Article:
Instead, let’s go back to Hallowe’en 1992, and a very brief comment on the European Union as it was at the time, during an event at the Arnolfini arts centre in Bristol. I feel justified in publishing this because I asked the question to which Tom replied:

John Major [then-prime minister] says, ‘Britain will be at the heart of Europe.’

And it echoes out: ‘Heart of Europe, heart of Europe… heart of Europe.’

And then the echo comes back.

‘BOLLOCKS!’

How prescient Tom was! One might almost believe he really is the Time Lord he portrayed on television for seven years.

Join the Vox Political Facebook page.

If you have appreciated this article, don’t forget to share it using the buttons at the bottom of this page. Politics is about everybody – so let’s try to get everybody involved!

Vox Political needs your help!
If you want to support this site
(
but don’t want to give your money to advertisers)
you can make a one-off donation here:

Donate Button with Credit Cards

Buy Vox Political books so we can continue
fighting for the facts.


The Livingstone Presumption is now available
in either print or eBook format here:

HWG PrintHWG eBook

Health Warning: Government! is now available
in either print or eBook format here:

HWG PrintHWG eBook

The first collection, Strong Words and Hard Times,
is still available in either print or eBook format here:

SWAHTprint SWAHTeBook

10 thoughts on “The political wit and wisdom of Tom Baker

  1. toocomplex4justice

    I bet Camoron, C/Hunt and May or may not are protected from seeing articles like this when in fact they should be made to read them and have to spend the day with the headline written on their evil faces

  2. Barry Davies

    Well we have heard all the B******s about the elderly but why does no one ask why hardly any of the young put down their smart phones or gaming consoles to bother going to vote for their future if they are so pro eu?, could it be that the elderly knew a thing or two and the young had no idea what they were supposed to be voting for?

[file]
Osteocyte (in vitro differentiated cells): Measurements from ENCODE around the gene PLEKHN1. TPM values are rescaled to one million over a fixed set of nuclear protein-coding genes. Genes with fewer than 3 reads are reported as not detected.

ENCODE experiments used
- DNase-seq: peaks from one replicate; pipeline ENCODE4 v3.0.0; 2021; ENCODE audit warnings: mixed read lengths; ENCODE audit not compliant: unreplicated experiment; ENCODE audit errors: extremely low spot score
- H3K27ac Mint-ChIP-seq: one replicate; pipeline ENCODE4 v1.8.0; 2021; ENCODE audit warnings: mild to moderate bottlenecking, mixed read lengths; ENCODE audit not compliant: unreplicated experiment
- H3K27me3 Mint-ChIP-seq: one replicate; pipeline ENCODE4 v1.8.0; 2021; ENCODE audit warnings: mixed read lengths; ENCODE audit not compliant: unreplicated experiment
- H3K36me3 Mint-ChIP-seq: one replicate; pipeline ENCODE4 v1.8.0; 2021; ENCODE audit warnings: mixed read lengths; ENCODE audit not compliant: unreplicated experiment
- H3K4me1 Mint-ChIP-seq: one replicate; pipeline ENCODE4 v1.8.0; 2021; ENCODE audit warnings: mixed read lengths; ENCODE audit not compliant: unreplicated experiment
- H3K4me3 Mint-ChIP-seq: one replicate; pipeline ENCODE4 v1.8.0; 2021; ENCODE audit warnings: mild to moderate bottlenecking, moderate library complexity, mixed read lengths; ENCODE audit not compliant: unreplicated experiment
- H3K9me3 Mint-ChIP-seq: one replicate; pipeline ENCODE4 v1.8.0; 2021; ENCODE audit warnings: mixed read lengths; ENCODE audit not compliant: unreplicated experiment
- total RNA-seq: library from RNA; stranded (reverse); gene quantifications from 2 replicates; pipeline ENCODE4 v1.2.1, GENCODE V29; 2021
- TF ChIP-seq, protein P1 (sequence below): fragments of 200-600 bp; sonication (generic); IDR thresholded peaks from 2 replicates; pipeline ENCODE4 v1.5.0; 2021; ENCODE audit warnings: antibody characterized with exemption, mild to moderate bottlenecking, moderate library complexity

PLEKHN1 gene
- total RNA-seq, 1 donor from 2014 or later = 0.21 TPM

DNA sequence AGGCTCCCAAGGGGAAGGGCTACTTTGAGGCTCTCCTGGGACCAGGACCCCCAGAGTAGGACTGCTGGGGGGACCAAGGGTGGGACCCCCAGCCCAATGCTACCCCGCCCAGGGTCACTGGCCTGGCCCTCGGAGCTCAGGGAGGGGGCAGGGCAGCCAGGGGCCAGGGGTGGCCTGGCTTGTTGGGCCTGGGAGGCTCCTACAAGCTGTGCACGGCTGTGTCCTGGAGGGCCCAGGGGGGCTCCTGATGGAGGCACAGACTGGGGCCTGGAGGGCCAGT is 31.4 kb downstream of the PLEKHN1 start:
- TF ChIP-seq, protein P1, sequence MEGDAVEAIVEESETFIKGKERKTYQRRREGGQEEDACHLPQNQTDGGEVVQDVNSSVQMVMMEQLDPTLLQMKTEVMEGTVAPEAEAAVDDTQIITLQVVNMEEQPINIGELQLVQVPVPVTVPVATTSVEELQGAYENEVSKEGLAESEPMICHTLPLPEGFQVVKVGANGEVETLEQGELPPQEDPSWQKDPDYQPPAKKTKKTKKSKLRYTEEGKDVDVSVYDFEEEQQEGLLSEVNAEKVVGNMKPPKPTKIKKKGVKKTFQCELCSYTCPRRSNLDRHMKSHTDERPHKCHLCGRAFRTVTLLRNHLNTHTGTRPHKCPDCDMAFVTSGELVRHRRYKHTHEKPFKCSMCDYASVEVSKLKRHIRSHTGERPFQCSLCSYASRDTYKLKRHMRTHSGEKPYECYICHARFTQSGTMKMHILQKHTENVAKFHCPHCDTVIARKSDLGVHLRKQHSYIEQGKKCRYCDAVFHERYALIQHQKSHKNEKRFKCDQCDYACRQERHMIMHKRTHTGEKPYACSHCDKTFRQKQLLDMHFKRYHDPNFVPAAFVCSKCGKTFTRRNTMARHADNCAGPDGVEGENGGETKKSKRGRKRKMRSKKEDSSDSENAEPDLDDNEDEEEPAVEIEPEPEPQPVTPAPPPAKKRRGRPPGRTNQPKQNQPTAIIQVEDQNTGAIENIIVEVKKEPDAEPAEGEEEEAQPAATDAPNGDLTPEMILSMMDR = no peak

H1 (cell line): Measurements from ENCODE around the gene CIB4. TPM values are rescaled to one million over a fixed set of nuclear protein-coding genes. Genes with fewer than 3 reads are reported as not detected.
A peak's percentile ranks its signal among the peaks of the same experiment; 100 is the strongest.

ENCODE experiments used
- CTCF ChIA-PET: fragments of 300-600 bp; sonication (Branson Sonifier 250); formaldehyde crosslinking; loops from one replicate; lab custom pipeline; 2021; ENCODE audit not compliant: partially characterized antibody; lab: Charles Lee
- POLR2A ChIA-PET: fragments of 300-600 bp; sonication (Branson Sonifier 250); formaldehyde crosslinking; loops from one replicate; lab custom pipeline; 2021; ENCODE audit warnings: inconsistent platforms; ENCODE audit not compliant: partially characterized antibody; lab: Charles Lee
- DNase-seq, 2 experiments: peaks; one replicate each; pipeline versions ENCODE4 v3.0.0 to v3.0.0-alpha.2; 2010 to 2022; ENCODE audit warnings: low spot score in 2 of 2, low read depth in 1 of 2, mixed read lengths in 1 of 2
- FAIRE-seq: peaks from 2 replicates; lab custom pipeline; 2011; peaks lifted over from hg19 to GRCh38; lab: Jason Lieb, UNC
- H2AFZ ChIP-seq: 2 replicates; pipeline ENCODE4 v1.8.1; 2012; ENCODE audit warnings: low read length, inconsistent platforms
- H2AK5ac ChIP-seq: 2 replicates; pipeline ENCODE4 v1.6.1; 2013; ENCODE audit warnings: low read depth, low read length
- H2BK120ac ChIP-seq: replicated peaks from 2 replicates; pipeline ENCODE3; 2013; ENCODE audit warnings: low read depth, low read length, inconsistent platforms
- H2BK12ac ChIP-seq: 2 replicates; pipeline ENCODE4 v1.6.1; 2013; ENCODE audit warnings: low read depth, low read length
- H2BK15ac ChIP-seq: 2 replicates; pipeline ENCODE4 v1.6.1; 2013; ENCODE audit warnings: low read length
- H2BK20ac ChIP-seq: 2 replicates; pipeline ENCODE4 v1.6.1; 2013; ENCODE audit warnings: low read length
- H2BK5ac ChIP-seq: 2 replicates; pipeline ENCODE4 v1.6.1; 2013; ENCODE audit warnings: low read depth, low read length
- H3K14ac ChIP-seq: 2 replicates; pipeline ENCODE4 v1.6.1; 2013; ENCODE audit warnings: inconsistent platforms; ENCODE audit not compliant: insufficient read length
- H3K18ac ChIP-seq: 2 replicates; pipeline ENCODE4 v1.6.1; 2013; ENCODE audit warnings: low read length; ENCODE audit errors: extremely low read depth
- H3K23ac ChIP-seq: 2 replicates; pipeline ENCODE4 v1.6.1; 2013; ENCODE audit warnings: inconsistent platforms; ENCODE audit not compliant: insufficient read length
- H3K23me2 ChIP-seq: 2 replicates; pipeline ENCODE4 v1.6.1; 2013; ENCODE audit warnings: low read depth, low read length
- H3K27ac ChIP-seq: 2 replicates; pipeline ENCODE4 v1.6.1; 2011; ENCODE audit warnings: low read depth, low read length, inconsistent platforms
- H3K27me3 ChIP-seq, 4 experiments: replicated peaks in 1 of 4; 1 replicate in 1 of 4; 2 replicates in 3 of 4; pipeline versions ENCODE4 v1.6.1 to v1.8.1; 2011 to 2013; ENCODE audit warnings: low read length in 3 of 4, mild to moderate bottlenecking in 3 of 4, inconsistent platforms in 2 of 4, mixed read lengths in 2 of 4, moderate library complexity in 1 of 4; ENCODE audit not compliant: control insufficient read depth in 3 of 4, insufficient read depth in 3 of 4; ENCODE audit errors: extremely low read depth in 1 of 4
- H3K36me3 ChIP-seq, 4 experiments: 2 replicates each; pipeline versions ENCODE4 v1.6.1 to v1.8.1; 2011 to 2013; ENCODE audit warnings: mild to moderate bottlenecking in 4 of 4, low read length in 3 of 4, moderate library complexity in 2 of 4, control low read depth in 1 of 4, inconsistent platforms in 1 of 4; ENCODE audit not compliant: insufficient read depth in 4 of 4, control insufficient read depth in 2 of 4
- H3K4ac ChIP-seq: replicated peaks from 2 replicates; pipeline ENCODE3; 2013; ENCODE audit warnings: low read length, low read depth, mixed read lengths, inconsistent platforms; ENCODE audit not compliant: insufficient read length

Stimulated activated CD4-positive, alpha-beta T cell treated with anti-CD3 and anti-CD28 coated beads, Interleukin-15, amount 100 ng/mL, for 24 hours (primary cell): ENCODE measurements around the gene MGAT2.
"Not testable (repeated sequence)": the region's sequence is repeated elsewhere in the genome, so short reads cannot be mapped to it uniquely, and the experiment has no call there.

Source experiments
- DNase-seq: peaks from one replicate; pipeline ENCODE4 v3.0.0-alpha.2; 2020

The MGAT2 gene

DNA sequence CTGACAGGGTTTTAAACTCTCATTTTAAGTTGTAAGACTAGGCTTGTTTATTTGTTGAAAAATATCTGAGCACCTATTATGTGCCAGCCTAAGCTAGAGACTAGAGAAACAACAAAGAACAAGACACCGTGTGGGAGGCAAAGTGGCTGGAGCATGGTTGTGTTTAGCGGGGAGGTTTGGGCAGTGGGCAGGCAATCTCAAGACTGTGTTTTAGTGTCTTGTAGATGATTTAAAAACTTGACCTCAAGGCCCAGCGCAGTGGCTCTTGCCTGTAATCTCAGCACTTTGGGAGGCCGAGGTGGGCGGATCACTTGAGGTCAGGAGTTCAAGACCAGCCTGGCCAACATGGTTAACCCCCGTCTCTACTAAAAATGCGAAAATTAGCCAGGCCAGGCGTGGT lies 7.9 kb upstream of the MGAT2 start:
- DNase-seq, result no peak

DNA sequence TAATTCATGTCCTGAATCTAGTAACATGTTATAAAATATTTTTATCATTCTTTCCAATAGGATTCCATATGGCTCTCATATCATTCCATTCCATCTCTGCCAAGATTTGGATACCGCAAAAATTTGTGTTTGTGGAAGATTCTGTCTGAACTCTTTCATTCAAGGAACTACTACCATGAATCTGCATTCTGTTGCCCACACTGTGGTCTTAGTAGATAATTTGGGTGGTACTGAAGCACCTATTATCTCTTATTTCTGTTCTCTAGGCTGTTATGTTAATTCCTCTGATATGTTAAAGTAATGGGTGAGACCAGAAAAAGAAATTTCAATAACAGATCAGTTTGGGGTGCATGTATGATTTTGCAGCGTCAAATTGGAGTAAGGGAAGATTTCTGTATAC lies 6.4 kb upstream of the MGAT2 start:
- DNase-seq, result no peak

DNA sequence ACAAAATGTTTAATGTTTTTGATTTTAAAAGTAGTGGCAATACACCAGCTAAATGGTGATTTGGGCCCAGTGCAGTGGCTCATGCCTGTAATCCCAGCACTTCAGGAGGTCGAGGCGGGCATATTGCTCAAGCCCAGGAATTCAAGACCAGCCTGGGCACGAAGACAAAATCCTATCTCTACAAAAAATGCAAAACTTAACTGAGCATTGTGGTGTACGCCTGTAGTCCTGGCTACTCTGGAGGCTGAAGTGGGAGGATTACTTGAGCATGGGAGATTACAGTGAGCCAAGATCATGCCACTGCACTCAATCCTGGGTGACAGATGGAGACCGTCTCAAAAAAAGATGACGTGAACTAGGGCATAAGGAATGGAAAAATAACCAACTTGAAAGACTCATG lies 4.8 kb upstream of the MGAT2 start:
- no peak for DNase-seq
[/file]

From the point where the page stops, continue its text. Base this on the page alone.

1. Mike Sivier Post author

      As many young people voted as senior citizens, it has been proven.
      So your argument falls. Please never use it again.

      1. Barry Davies

        So what you are saying therefore is that the young are moaning about the young voting leave, although the official government statistics prove you wrong, and they were by far the lowest turnout by age.

      2. Barry Davies

        Even the LSE which claimed just over 60% for the young and 90% for the elderly didn’t pretend the numbers were almost equal, and of course if it is the case why are they complaining they had a single vote the same as everyone else. This claim, by the LSE, of course was made on a minuscule sample.

      3. Mike Sivier Post author

        Percentages aren’t the same as numbers, Barry.
        Your claim was that young people were “by far the lowest turnout by age”, but in fact the average turnout of young people was on a par with every other age group – apart from the over-65s, of whom 83 per cent voted.
        And my figures aren’t from the LSE.

  3. Wanda Lozinska

    He says:
    “never have we all felt such utter contempt and mistrust of our governing class.”

    and then goes on to say:
    “how many people are crushed by poverty, how many people are uneducated, how many people are not getting proper schooling – but what can I do for them?”

    Well, I would suggest that he should publicly support Jeremy Corbyn, as he’s the only chance we have of a better society. Could he get his many Dr Who fans to support him as well?

Comments are closed.